Such, then, is the preacher's calling, so sacred, so responsible, so glorious; what can be the mission of such a vocation? Have we any clear word of enlightenment which places it before us like a shining road? I think we have. Whenever I want to recover afresh the superlatively lofty mission of my calling I reverently turn into the holy place where our Master is in communion with the Father, and in that mysterious fellowship I hear my calling defined. "As Thou hast sent Me into the world, even so have I also sent them into the world." The serenity that pervades that sequence is overwhelming. The quietude of the passage is the quietude of stupendous heights. It is the serenity of sublimity. The "even so" which associates the two sentences on the same level of thought and purpose is majestic and divine. It places the mission of the Galilean fishermen in line with the redemptive mission of the Son of God.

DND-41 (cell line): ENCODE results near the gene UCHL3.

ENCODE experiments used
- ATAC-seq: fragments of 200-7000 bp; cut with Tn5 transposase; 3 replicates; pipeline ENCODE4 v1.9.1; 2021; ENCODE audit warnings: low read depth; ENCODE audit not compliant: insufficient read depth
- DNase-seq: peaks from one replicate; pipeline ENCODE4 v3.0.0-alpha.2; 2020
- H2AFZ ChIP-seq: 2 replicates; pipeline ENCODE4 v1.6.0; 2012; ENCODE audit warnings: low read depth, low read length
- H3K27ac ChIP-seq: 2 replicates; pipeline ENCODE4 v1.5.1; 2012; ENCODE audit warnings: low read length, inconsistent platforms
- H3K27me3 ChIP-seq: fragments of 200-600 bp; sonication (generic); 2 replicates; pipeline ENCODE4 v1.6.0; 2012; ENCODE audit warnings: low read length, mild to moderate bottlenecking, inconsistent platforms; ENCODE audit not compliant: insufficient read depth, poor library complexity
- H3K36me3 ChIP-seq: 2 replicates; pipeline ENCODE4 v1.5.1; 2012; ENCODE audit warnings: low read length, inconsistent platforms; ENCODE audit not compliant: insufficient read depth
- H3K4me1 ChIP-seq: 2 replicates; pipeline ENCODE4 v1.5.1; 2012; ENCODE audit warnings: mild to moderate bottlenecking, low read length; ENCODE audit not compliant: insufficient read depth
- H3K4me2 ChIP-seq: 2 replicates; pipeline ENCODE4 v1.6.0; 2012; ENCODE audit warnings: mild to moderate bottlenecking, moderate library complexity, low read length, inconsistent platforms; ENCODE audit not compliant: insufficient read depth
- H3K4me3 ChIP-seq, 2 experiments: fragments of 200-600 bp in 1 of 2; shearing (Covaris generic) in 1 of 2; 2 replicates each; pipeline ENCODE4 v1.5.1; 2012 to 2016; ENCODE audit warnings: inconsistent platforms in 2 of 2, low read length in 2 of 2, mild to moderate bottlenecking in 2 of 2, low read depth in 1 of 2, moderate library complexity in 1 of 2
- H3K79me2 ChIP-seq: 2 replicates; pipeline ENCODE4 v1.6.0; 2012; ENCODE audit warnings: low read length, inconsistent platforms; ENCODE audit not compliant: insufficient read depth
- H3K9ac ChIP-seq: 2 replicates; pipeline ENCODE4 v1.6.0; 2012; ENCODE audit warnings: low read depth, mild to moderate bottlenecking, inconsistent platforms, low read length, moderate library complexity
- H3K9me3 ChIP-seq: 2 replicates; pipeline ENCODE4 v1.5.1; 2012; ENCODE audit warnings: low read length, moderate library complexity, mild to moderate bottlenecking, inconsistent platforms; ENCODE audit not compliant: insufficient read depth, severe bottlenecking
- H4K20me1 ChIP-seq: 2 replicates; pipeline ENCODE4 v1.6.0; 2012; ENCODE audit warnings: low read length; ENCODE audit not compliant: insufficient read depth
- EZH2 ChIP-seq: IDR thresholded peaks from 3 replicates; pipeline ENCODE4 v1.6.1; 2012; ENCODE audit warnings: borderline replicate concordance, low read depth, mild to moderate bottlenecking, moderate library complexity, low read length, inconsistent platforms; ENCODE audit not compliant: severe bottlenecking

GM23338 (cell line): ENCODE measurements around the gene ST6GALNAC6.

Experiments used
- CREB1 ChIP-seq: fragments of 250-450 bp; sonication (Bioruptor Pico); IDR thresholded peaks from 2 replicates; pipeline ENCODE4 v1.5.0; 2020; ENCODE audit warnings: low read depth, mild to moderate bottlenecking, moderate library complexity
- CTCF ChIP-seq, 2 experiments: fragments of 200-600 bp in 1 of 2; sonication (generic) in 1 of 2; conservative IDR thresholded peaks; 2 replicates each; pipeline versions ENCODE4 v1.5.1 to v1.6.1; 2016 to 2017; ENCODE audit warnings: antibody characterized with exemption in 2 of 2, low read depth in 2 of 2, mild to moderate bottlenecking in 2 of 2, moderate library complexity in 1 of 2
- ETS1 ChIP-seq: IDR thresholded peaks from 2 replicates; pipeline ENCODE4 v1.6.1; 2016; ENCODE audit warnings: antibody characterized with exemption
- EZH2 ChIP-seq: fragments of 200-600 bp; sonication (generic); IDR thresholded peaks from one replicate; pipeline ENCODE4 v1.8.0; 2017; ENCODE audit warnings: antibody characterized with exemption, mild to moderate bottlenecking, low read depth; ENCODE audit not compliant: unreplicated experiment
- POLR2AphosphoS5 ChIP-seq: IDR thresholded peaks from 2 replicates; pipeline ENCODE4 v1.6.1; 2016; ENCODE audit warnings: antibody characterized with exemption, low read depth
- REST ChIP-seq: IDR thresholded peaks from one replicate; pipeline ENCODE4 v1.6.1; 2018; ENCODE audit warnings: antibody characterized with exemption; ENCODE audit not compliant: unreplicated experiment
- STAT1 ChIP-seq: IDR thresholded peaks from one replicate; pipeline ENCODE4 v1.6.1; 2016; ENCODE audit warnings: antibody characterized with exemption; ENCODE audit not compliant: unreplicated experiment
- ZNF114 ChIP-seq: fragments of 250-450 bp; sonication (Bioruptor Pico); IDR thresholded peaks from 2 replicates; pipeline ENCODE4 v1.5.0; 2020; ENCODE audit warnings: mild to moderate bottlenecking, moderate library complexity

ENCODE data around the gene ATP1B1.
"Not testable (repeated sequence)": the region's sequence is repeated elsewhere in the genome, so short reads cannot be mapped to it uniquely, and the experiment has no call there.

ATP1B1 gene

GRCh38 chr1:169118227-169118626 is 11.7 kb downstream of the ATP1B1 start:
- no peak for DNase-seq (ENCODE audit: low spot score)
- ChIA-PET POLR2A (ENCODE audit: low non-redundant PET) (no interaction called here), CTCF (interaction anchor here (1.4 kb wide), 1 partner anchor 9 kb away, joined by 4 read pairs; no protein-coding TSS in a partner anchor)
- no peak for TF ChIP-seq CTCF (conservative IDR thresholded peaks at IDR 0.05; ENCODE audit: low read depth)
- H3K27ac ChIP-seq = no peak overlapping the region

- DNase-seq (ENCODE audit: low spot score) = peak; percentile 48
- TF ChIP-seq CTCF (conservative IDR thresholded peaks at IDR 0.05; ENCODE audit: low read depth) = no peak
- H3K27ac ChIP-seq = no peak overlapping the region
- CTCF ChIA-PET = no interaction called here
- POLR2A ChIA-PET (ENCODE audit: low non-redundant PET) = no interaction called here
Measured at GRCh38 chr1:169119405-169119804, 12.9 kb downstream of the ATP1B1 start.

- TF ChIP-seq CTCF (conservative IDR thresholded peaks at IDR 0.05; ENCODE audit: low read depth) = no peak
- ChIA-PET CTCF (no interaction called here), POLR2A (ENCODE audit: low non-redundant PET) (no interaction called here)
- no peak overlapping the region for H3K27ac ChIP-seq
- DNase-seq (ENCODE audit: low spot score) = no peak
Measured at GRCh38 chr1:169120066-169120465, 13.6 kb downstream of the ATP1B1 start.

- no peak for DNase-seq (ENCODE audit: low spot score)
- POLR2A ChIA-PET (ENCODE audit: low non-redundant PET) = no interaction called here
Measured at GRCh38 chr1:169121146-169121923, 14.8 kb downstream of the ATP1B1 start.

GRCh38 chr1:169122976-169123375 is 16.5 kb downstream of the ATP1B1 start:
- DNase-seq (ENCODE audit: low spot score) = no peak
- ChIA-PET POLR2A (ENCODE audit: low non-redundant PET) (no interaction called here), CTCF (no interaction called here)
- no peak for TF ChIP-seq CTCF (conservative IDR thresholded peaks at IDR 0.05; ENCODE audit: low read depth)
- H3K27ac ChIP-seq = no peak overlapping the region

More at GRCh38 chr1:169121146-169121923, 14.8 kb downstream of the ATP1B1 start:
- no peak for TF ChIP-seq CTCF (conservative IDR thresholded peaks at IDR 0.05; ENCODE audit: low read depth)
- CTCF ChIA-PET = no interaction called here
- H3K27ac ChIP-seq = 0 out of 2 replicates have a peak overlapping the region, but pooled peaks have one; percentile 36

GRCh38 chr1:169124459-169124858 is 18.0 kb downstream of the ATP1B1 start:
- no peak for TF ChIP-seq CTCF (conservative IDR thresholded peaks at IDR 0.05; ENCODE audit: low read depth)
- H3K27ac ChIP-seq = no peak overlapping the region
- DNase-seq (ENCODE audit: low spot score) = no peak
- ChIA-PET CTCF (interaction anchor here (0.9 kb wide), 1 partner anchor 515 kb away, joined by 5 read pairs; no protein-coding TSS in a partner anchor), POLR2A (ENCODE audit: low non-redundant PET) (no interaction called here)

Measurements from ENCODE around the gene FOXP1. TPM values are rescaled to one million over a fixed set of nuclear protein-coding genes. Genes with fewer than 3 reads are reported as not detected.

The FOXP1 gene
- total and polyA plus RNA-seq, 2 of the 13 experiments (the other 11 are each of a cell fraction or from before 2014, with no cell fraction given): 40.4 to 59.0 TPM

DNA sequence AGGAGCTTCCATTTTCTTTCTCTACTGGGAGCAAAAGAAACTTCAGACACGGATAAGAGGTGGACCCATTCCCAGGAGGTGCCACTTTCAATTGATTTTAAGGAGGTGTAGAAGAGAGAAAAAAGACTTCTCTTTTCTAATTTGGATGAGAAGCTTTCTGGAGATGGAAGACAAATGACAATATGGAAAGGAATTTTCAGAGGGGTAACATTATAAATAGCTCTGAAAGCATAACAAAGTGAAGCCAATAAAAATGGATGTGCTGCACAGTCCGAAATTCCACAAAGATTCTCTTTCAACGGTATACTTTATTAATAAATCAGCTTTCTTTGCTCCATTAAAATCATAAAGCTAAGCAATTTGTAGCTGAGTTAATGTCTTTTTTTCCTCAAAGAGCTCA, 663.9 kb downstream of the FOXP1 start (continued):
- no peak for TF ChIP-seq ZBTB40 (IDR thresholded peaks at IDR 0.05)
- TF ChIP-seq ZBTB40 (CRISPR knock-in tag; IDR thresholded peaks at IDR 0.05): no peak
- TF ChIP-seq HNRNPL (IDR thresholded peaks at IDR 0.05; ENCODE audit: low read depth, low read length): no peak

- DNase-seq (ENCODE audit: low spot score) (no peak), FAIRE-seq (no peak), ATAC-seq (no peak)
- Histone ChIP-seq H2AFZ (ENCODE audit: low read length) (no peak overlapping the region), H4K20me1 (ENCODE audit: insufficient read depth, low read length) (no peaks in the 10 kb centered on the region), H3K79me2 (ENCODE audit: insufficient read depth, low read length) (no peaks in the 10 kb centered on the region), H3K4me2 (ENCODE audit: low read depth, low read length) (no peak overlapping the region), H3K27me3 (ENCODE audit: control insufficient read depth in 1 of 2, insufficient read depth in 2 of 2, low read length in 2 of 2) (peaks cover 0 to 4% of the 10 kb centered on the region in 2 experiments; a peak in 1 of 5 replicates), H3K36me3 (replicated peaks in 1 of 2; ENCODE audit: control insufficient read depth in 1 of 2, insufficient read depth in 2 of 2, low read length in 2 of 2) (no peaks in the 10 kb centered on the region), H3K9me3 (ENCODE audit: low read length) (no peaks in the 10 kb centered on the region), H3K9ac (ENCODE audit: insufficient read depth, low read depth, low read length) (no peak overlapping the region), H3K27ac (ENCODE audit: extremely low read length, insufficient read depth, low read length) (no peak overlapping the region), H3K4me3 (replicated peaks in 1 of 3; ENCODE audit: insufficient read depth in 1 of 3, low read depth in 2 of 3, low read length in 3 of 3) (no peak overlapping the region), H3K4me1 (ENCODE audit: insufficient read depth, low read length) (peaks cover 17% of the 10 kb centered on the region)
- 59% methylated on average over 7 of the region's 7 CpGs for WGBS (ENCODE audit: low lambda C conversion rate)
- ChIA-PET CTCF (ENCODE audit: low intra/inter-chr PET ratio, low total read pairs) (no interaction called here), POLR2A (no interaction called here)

Let us move reverently in that secret holy place. "As Thou hast sent Me." The words lead our halting, failing thought into the inconceivable state which our Lord described as "The glory which I had with Thee before the world was." I know that we have neither wing with which to soar into the mysterious realm nor eye wherewith to see the burning bliss. But we may feel the majesty of what we cannot express. It is well to feel the awe of the undefined and the indefinable. And it is well to lose ourselves in the vast significance of words like these, "The glory which I had with Thee before the world was." Brood upon it. The sublime abode! The holy Fatherhood! The light ineffable! The mystic presences! The cherubim and seraphim who "continually do cry, Holy, Holy, Holy!" And then in that glory the redemptive mission of the Prince of Glory! A wonder more glorious than the glory is the laying of the glory by! "He emptied Himself." The amazement of the spirits that surround the throne! "The word became flesh." The wonder of it! The awe of it! "As Thou hast sent Me into the world."